Thanks to a collaboration between three expert organisations (France’s Océanopolis and Planet Ocean Montpellier, and Spain’s Oceanogràfic Valencia), the first European sawfish breeding programme will be under way by the end of 2023. The collaboration’s objective is the reproduction of the species, bringing together two male-female pairs which could be potential future couples.
As part of a long-term loan, the female currently present at Océanopolis will be transferred to Planet Ocean Montpellier, where she will join a male in the aquarium. At the same time, a second male from Montpellier will head to Oceanogràfic Valencia in Spain, where he will join a female. These four individuals are the only representatives of the Pristis pristis species in Europe.
A TRIP UNDER CLOSE SURVEILLANCE, A DEPARTURE MONTHS IN THE MAKING
Since May 2023, the Océanopolis aquarium team has been applying a desensitisation protocol in order to prepare the sawfish for her departure.
“Outre la mise en place d’un programme de désensibilisation de l’animal à la présence proche et répétée des plongeurs, nous avons également déplacé la station de nourrissage du poisson-scie vers une zone de réserve. Attenante au grand aquarium des requins du pavillon tropical, cette zone est accessible en tout temps lorsque la trappe est ouverte. Le conditionnement d’un animal comme le poisson-scie prend du temps et demande de la patience de la part de l’équipe afin de s’assurer que l’animal y aille de son plein gré. L’ensemble de ce protocole a pour objectif de préparer son transfert. Aujourd’hui, cette femelle répond très bien aux deux exercices et se rend avec aisance dans la zone de réserve lors des nourrissages.” détaille Pierre Ternat, Responsable de l’équipe aquariologie à Océanopolis.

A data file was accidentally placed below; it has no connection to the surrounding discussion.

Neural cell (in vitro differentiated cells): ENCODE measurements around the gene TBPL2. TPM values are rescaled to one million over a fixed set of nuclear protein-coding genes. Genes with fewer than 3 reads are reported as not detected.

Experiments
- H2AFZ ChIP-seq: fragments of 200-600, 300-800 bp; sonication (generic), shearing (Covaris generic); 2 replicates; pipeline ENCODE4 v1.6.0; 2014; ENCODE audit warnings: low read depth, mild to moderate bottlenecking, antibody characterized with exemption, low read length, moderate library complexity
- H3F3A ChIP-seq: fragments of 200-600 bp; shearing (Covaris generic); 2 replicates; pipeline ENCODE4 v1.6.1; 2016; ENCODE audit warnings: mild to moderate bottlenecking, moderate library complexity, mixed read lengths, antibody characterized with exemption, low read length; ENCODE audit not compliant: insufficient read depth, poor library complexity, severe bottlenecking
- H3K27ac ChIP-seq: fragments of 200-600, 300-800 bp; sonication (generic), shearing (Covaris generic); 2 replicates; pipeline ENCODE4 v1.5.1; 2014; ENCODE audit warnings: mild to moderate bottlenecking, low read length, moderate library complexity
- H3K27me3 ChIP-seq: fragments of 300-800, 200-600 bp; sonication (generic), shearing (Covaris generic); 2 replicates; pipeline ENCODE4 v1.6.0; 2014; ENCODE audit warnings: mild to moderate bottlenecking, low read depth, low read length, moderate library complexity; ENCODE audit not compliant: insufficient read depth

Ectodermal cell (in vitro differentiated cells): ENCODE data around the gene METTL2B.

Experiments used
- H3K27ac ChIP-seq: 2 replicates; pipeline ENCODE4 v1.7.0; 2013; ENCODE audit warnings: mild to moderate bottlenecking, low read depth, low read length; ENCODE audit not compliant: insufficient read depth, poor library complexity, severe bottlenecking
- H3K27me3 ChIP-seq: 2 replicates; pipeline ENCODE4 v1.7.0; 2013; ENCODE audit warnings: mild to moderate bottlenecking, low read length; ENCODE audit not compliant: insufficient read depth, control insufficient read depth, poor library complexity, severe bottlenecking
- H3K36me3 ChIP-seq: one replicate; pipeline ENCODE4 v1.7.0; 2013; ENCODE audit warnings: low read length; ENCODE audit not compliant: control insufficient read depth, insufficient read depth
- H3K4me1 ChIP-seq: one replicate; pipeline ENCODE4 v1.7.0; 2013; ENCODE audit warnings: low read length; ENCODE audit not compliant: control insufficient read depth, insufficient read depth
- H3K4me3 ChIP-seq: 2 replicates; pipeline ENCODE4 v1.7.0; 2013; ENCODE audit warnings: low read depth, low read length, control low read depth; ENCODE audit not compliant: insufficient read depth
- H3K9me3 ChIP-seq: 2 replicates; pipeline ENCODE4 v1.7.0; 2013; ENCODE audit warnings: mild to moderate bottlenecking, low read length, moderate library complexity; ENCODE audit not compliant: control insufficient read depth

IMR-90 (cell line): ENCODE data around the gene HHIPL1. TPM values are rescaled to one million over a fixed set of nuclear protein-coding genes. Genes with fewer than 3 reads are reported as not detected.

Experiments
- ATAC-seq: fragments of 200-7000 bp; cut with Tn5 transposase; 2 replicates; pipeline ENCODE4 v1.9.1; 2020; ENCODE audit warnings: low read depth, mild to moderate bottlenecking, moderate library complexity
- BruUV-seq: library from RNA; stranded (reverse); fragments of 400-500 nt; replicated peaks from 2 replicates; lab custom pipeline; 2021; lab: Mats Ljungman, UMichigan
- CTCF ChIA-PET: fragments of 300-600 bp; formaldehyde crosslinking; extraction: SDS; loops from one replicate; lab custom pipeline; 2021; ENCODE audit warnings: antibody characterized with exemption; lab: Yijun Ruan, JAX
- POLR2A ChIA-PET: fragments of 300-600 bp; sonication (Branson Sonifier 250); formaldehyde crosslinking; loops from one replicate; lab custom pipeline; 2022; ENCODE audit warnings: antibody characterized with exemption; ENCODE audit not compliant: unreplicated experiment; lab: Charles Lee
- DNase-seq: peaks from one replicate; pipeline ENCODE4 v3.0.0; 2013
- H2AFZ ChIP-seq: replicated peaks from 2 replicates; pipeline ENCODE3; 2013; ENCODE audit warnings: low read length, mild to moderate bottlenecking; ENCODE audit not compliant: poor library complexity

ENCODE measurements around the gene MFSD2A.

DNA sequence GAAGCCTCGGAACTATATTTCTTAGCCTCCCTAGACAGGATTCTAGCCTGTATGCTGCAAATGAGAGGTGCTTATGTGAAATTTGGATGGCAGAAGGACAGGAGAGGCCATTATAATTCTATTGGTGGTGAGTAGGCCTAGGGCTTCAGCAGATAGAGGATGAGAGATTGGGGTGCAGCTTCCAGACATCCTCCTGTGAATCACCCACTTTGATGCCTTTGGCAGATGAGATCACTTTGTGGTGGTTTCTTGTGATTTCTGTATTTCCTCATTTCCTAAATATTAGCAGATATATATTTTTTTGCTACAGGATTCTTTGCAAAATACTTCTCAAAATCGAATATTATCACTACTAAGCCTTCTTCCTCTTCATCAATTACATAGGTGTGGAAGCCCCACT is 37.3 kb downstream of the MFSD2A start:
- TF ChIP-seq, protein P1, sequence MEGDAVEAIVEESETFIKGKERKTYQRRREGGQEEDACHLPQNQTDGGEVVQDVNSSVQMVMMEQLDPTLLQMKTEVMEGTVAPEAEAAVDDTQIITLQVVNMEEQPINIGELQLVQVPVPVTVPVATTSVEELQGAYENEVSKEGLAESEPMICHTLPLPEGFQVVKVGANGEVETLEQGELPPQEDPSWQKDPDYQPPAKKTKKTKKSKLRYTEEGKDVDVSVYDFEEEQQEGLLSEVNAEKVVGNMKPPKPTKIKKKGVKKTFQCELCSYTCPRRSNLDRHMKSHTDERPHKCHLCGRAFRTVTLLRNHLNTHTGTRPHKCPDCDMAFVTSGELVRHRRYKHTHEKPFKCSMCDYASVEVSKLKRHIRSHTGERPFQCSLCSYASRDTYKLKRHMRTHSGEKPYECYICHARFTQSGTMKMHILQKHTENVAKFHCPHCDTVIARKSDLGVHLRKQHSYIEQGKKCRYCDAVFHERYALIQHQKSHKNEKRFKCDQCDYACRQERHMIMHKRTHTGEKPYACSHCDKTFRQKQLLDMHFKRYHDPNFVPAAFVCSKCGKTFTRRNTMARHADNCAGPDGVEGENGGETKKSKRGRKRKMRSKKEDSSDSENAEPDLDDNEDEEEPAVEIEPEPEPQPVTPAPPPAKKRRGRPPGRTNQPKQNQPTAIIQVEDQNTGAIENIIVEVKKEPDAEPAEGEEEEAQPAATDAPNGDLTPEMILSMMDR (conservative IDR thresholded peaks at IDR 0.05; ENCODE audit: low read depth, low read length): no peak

“In addition to implementing a programme to desensitise the creature to the close and repeated presence of divers, we also moved the sawfish feeding station to a reserve area. This adjoins the large shark aquarium in the tropical pavilion and is accessible at all times when the hatch is open. Conditioning a creature like a sawfish takes time and requires patience on the part of the team to ensure the fish enters willingly. The objective of the entire protocol is to prepare the sawfish for her transfer. Today, our female responds very well to both exercises and easily enters the reserve area during feeding times,” explains Pierre Ternat, head of the aquariology team at Océanopolis.”
The underwater door offering access to the reserve area is now continuously open so the sawfish can enter when she wants. If visitors cannot spot the sawfish in the tropical pavilion’s shark tank, it is certain she is in the reserve area.
The departure is planned for October 2023 and transport will be by truck. This truck will be equipped with a six-metre-long tank with a capacity of approximately 20,000 litres of sea water. The same rig was used to successfully transport a sawfish from Gothenburg in Sweden to Valencia in Spain.
To best prepare for the trip, the Océanopolis team contacted veterinarians from various countries with experience in this type of transfer in order to get their feedback and valuable advice.
On the day of departure, a dozen people will be hard at work behind the scenes at Océanopolis, accompanying the sawfish from the reserve area adjoining the tropical pavilion’s shark tank to the truck. Handling will be under the supervision of a veterinarian and will be carefully timed. Rehearsals are planned in advance to ensure the event is a success.